Thanks to the contributors to the New Yorker’s website, we get frequent updates on topics we are interested in that might not make it into the long form reportage of the print magazine; case in point:
By Vauhini Vara
Each year, Stacy Palmer, the editor of the Chronicle of Philanthropy, compiles a list of the U.S. charities that have raised the most money from private sources. In the twenty-six years that the Philanthropy 400 ranking has been published, one thing has stayed constant: United Way Worldwide is at the top. (The one exception was in 1996, when the Salvation Army briefly displaced it.) But when the results started coming in for this year’s list, which was published on Thursday morning, it became clear that a new No. 1 had emerged—an organization affiliated with Fidelity Investments, called Fidelity Charitable, which has grown to become one of the most influential charities in the world. “I was stunned,” Palmer recalled. The details were especially striking. Fidelity Charitable collected 4.6 billion dollars, a twenty-per-cent increase from the previous year. United Way ranked a distant second, with donations dropping by four per cent, to 3.7 billion dollars. “Not only were they”—Fidelity—“going to be No. 1, but they were going to be No. 1 by a lot,” Palmer remembered realizing.
Fidelity Charitable is part of a new, fast-growing class of charities known as donor-advised funds. These charities, which typically attract wealthier donors, let people set up “giving accounts” with funds that can be written off as charitable contributions. They can decide later—even many years later—where to funnel that money. Meanwhile, it is held in investments, with any gains returning to the fund. Fidelity Charitable is the largest of these, but there are other prominent ones: Schwab Charitable and Vanguard Charitable ranked fourth and eleventh, respectively, on this year’s Philanthropy 400.
Fidelity’s rise to the top of the list represented a momentous shakeup for a list that, for years, didn’t change much at all. Palmer has worked at the Chronicle since it was founded, in 1988, and recalls the days when United Way was a dominant force. The organization was known for collecting money from middle-class donors through workplace giving programs; those contributions would be funnelled to local programs that provided social services like feeding, clothing, and educating the poor. For a long time, these giving programs and their high-profile annual fund-raising drives were a mainstay of white-collar culture. “You were expected, if you were a good employee and you expected to rise through the ranks, to give to United Way,” Palmer said.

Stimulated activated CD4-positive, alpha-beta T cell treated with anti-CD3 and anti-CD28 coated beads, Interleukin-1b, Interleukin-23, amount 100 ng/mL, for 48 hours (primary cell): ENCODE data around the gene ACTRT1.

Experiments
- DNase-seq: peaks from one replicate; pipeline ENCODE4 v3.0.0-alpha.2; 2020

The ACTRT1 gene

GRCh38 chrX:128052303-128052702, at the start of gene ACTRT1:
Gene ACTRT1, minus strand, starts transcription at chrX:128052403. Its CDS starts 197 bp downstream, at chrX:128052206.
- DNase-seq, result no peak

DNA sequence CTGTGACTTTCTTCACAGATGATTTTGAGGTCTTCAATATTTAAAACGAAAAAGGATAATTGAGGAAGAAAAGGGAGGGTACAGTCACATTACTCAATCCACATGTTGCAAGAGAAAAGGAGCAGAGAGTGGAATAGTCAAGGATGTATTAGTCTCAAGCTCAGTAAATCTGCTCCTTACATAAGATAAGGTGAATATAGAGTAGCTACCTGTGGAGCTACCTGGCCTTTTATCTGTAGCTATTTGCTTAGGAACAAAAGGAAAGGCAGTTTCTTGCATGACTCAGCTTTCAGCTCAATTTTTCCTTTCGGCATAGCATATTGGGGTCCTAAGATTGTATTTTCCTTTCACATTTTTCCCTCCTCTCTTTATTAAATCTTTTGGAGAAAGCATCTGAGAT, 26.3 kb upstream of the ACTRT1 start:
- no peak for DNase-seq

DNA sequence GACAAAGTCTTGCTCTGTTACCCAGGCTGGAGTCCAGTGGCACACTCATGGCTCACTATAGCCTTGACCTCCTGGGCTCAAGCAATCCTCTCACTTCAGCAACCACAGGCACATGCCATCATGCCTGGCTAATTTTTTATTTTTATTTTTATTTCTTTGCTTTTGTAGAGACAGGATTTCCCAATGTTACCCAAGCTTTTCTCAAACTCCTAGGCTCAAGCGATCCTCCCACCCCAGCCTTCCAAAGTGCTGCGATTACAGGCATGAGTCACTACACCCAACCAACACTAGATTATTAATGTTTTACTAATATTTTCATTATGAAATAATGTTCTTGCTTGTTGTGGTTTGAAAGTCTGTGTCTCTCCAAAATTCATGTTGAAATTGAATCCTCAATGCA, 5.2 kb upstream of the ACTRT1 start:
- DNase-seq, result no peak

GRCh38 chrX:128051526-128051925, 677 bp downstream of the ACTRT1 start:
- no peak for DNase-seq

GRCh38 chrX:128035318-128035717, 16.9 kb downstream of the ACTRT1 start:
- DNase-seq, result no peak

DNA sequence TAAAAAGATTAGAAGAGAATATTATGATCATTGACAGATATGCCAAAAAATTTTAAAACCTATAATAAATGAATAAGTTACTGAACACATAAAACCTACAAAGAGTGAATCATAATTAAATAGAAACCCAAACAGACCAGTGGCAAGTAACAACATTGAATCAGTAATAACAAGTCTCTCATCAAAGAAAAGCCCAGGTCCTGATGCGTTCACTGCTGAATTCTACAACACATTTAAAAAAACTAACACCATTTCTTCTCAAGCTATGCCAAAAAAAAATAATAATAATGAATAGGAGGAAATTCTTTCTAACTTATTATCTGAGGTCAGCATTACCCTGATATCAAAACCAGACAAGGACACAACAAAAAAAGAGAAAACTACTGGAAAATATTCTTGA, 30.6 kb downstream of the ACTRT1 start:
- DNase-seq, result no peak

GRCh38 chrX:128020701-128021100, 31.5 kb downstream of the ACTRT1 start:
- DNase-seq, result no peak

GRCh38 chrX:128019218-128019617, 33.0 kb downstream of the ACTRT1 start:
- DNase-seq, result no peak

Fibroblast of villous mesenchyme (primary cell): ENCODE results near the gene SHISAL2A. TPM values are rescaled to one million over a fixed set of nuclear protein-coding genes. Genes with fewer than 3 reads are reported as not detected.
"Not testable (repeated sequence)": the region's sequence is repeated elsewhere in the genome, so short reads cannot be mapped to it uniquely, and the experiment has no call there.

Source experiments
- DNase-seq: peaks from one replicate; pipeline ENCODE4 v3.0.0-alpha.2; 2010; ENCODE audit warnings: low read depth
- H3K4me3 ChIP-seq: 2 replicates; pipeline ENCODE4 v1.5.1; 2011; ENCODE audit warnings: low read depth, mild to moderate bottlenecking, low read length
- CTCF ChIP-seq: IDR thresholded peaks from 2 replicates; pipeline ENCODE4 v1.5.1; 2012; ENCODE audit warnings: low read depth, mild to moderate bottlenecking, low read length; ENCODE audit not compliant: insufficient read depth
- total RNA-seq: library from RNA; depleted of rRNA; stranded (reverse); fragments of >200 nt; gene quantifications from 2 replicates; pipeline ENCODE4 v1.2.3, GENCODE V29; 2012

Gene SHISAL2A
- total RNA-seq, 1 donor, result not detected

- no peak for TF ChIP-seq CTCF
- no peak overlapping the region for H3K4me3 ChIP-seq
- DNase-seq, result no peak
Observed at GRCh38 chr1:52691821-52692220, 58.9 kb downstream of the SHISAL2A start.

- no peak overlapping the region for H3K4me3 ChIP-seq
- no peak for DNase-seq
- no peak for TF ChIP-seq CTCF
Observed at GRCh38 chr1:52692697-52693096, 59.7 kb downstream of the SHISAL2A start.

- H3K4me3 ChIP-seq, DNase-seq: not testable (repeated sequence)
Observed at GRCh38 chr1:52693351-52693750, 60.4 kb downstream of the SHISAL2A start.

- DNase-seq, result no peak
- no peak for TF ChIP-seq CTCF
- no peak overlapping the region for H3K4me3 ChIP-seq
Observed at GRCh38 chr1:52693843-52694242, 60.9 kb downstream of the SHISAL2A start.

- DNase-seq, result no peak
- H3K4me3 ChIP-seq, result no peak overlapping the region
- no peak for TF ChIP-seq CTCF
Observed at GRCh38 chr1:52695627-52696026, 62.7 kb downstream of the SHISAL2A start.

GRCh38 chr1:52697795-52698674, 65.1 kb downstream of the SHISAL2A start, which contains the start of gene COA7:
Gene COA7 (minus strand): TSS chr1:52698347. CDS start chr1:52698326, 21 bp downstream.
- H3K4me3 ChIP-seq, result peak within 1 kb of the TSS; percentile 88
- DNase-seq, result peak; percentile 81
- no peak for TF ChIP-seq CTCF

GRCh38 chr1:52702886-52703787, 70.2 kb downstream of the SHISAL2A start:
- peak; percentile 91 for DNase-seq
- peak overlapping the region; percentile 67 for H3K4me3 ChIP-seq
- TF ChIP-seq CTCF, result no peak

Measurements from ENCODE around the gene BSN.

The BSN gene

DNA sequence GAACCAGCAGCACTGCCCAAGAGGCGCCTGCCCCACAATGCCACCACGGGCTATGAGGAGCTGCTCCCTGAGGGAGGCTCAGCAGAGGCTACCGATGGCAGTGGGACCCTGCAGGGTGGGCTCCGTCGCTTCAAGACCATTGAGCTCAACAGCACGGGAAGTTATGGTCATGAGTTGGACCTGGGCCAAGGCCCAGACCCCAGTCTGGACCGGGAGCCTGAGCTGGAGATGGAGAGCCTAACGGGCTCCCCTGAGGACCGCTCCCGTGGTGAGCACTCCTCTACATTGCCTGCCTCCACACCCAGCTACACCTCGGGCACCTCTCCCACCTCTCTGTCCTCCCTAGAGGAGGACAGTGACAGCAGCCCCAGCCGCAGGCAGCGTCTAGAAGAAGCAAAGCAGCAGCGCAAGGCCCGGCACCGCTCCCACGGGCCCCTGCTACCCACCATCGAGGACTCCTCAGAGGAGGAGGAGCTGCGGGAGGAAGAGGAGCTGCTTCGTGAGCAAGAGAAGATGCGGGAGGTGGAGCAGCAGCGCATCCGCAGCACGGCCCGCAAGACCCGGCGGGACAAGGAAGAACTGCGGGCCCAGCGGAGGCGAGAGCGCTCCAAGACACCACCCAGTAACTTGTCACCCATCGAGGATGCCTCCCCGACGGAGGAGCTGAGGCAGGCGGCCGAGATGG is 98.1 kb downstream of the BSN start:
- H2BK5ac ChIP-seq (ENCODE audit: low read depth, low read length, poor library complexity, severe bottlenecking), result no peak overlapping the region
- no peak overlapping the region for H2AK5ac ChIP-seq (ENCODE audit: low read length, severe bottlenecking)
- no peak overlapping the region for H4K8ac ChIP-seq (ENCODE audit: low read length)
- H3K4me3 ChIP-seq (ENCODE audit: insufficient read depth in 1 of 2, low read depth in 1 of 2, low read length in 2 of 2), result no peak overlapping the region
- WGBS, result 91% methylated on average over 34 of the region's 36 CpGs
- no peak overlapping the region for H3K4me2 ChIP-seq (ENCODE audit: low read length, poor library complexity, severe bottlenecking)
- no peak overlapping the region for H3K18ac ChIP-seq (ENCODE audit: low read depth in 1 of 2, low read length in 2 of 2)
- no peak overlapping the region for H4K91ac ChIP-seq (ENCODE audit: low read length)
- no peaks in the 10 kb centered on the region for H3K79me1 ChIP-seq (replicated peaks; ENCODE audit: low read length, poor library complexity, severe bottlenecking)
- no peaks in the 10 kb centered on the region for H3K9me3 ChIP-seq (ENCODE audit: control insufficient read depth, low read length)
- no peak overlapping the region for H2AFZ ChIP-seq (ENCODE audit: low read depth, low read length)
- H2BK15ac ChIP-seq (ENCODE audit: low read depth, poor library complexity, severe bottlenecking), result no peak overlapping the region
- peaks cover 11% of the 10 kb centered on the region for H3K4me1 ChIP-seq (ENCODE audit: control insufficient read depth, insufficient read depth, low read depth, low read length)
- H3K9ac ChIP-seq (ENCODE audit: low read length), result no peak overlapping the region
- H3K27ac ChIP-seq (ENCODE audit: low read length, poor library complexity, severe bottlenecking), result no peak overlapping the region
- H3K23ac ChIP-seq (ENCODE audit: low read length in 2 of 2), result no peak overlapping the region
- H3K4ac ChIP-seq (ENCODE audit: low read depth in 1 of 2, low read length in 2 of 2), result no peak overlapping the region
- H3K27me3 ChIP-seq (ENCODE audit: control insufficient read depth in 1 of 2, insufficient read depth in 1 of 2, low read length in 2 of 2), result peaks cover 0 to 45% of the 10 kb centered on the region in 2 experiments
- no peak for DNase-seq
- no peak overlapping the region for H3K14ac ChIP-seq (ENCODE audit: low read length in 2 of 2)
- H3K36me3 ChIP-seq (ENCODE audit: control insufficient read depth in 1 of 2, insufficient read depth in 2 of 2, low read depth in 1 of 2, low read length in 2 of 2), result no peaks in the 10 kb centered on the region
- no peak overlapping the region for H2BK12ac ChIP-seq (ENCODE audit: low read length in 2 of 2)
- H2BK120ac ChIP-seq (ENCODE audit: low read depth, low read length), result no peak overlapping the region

United Way is still a huge, influential organization, but its traditional fund-raising methods started becoming obsolete years ago. Employees didn’t like being asked to donate to a single organization that they hadn’t chosen themselves; that annoyance became even more pronounced when the Internet, and then social media, made it easy for people to learn about all kinds of charities, both local and global, not just the high-profile ones. Companies started more-flexible philanthropic programs, often even letting people donate to any charity and matching that contribution. Even United Way now lets workers earmark their donations to be passed through to specific organizations.
There’s been a more profound transformation, too. As wealth has become much more concentrated among the rich, it appears that the kinds of charities preferred by wealthier people are seeing disproportional growth. A report this summer from Indiana University found that, last year, donations to education and arts-and-culture causes grew more than for nearly any other category, with a researcher noting that those categories typically include organizations and institutions supported by wealthy donors. According to the National Philanthropic Trust, meanwhile, the average size of donor-advised funds is nearly three hundred thousand dollars, suggesting that they’re disproportionately popular among the rich. The Chronicle found that the Red Cross, Goodwill Industries International, and the Salvation Army all saw their donations fall last year, along with United Way—which Palmer said might have something to do with those organizations’ dependence on middle-class donors. Contributions to Fidelity Charitable and the other top donor-advised funds had double-digit gains, meanwhile, as did several élite universities, such as Stanford. “As the top one per cent has grown richer and richer, the kinds of cause they care about—colleges, museums—have been doing much better,” Palmer said…
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